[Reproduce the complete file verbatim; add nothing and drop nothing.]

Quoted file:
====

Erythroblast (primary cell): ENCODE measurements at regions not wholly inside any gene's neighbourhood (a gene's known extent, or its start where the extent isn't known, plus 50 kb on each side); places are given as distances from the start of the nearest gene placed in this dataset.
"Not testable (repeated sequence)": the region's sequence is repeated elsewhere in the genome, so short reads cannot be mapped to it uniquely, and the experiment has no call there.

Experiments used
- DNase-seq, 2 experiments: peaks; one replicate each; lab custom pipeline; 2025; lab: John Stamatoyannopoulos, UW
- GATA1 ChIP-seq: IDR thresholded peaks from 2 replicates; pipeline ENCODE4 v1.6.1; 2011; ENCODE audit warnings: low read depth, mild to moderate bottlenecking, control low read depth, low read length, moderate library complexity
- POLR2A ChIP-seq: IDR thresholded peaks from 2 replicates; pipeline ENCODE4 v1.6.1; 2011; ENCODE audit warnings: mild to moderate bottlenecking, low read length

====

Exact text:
Erythroblast (primary cell): ENCODE measurements at regions not wholly inside any gene's neighbourhood (a gene's known extent, or its start where the extent isn't known, plus 50 kb on each side); places are given as distances from the start of the nearest gene placed in this dataset.
"Not testable (repeated sequence)": the region's sequence is repeated elsewhere in the genome, so short reads cannot be mapped to it uniquely, and the experiment has no call there.

Experiments used
- DNase-seq, 2 experiments: peaks; one replicate each; lab custom pipeline; 2025; lab: John Stamatoyannopoulos, UW
- GATA1 ChIP-seq: IDR thresholded peaks from 2 replicates; pipeline ENCODE4 v1.6.1; 2011; ENCODE audit warnings: low read depth, mild to moderate bottlenecking, control low read depth, low read length, moderate library complexity
- POLR2A ChIP-seq: IDR thresholded peaks from 2 replicates; pipeline ENCODE4 v1.6.1; 2011; ENCODE audit warnings: mild to moderate bottlenecking, low read length